Pneumococcal infections are often caused by Streptococcus pneumoniae. A research team from Karolinska Institutet, has recently identified that blocking the two receptors in the blood vessels of the brain could prevent pneumococci from entering the brain.
The research study published in The Journal of Experimental Medicine was found to show that the use of antibodies would block the receptors that can potentially be used as a new therapeutic strategy for pneumococcal meningitis.
‘Blocking the two receptors in the blood vessels of the brain can prevent pneumococci from entering the brain.’
Pneumococci is the most common bacterial cause of infections in the airways and the most significant cause of meningitis in the world, a condition that affects an estimated 100,000 children under the age of 5 every year, many of them fatally. Despite antibiotic treatment, patients often develop chronic neurological complications.
In order to cause meningitis, pneumococcal bacteria have to make their way from the airways to the blood and then pass through the blood-brain barrier - the dense layer of cells surrounding the cerebral blood vessels. How the bacteria manage to penetrate this barrier has been hitherto unknown.
In the present study the researchers found after examining brain tissue from patients who died from meningitis that 90-95 per cent of all pneumococci clustered around two receptors on the blood-brain barrier cells: PECAM-1 and pIgR.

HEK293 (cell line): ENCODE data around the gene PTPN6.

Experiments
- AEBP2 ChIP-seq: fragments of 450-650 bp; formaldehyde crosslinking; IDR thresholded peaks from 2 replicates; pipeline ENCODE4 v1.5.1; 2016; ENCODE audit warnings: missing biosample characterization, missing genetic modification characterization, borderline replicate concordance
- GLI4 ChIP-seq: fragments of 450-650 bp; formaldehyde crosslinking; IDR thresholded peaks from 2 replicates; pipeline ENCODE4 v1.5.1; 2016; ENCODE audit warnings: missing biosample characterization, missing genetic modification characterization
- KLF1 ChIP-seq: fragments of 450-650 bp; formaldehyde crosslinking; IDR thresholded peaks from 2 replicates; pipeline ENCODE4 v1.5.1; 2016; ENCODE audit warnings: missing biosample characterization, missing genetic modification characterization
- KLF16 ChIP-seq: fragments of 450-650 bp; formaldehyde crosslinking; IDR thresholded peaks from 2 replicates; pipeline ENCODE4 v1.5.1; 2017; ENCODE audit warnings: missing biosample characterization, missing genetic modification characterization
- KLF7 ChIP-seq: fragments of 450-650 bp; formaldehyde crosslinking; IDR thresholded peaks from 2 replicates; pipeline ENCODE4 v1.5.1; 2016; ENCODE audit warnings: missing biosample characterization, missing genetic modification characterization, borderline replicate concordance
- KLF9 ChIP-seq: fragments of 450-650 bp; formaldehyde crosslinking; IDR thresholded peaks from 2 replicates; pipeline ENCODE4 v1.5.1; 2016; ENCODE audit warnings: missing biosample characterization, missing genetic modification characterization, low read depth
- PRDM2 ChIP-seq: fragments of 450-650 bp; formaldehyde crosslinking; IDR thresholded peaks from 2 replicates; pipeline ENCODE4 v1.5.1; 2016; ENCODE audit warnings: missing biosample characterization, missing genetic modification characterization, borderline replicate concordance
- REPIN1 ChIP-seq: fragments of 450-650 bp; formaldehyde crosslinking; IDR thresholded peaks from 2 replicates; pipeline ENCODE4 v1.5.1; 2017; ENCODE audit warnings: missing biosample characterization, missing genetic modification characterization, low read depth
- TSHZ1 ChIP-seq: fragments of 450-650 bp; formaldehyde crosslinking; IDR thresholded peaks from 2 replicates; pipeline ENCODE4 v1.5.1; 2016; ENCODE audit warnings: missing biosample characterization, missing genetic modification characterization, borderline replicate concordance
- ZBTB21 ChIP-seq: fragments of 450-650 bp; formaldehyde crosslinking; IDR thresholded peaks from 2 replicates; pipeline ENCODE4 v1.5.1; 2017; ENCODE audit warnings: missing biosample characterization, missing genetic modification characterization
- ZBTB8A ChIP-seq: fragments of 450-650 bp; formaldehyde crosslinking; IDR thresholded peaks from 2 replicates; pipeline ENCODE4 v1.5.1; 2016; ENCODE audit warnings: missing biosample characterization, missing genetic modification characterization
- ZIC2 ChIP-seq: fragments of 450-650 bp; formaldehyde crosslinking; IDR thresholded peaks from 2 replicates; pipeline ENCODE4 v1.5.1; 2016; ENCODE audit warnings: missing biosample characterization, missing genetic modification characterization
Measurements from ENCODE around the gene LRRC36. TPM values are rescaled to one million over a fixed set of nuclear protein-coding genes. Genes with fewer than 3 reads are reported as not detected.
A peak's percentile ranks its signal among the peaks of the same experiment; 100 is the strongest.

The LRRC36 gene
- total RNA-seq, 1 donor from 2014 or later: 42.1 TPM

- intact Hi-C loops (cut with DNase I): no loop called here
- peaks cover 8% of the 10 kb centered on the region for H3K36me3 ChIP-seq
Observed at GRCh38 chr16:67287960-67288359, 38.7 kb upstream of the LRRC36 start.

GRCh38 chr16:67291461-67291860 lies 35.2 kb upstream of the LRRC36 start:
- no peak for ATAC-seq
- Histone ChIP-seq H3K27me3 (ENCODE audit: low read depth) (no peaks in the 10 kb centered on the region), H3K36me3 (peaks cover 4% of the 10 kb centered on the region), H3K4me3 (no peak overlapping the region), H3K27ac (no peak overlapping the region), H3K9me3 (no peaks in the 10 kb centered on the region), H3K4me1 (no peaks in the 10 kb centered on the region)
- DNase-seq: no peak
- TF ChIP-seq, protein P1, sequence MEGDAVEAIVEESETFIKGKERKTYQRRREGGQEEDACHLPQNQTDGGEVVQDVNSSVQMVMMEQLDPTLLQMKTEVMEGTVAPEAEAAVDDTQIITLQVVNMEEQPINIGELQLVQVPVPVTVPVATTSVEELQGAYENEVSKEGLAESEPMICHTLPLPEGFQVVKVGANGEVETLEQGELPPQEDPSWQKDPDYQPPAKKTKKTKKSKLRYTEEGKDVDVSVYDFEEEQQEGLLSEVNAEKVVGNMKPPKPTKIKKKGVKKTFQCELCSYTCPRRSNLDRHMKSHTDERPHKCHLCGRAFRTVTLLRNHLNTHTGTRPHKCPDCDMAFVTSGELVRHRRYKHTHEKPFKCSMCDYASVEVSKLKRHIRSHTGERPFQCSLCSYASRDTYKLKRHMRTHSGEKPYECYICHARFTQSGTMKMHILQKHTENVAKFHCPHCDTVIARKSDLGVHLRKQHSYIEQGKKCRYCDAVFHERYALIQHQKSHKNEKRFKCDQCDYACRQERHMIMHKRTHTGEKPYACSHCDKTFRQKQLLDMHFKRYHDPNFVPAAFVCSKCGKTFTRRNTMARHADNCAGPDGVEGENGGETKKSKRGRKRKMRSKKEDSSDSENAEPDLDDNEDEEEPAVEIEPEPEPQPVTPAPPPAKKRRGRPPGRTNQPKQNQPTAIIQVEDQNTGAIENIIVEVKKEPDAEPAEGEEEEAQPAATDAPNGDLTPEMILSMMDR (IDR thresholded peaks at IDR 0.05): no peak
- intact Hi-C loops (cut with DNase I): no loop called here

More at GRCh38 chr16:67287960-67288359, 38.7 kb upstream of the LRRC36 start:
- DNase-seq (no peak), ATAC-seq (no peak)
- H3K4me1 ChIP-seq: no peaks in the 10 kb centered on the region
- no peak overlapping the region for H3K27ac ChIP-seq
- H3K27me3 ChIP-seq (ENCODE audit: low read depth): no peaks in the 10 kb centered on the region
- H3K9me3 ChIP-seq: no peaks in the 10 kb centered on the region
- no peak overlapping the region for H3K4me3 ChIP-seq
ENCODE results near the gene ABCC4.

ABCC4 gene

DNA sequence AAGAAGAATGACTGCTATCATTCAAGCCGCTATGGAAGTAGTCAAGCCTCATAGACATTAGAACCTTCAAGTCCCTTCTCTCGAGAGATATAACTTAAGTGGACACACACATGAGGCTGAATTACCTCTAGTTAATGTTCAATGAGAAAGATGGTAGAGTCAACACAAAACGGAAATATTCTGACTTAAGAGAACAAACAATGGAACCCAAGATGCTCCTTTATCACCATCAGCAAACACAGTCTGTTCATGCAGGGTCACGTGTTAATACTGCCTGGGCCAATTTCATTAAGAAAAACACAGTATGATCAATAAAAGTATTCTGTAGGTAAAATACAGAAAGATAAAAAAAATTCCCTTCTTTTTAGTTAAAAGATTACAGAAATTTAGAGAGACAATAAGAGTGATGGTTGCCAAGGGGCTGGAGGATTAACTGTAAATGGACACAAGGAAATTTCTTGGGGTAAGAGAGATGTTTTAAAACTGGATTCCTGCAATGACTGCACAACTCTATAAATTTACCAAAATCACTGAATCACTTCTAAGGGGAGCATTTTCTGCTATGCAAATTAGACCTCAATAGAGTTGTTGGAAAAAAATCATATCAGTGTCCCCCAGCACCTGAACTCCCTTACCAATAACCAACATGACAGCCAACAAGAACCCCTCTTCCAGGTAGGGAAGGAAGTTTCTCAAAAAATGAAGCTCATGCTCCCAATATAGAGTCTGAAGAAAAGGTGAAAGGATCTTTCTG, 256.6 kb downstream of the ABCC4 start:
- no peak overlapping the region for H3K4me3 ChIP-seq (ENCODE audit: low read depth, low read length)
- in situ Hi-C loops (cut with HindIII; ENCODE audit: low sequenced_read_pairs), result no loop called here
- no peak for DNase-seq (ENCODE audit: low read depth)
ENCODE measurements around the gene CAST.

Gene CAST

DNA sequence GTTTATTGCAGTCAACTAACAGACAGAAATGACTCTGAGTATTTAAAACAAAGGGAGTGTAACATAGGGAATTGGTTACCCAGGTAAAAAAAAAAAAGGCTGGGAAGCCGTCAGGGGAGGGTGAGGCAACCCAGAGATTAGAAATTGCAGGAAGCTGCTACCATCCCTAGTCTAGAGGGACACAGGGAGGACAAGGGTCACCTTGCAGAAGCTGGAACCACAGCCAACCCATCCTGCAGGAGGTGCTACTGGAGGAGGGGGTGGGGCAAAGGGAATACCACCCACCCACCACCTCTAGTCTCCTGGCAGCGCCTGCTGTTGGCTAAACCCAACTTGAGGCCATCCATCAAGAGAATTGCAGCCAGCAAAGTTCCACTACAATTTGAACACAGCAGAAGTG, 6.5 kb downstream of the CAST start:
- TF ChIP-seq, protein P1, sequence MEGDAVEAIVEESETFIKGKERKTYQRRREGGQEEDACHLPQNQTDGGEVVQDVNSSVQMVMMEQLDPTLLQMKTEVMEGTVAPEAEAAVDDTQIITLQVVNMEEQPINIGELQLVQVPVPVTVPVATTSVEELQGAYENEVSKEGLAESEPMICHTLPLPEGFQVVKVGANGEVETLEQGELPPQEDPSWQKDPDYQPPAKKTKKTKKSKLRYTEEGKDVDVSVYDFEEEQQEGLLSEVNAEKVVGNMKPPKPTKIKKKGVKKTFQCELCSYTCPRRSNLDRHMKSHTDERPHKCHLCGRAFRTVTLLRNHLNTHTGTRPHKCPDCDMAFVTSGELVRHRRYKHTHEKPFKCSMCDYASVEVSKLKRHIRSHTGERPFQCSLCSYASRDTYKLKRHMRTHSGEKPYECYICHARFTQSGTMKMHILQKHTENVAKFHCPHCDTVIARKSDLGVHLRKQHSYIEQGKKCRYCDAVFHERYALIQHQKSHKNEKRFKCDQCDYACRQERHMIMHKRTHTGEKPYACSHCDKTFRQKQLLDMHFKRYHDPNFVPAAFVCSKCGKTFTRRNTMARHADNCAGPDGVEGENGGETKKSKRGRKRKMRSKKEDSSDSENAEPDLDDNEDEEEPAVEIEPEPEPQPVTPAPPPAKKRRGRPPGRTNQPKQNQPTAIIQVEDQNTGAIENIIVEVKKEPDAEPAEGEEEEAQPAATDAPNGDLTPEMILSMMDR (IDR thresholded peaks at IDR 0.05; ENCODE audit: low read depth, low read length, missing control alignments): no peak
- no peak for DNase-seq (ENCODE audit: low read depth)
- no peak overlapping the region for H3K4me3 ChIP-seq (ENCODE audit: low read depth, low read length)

While it has been known that pneumococci can enter the brain, it has remained a mystery how they attach to the brain vascular cells and enter. This new paper shows how two important pneumococcal proteins, RrgA and PspC, are recognized by PECAM-1 and pIgR.
"Our results suggest that these two receptors are most important for the ability of pneumococci to enter the brain," says Birgitta Henriques-Normark, professor at Karolinska Institutet's Department of Microbiology, Tumour and Cell Biology.
The researchers then examined if antibody-mediated blocking of these two receptors could influence pneumococcal infections in mice, and found that the control group had several hundred times more bacteria in the brain than the antibody treated group.
The researchers also showed that antibiotics, which are the most common form of treatment, were much more efficacious when combined with antibodies - some mice were completely cured. This suggests that antibiotic-resistant bacteria might also be prevented from infecting the brain using antibodies.
"We will now further study mechanisms that enable pneumococci to enter the brain via these receptors," explains Professor Henriques-Normark. "Our findings suggest that we might be able to develop new strategies for treatment of these infections by stopping interactions between pneumococci and brain vascular cells."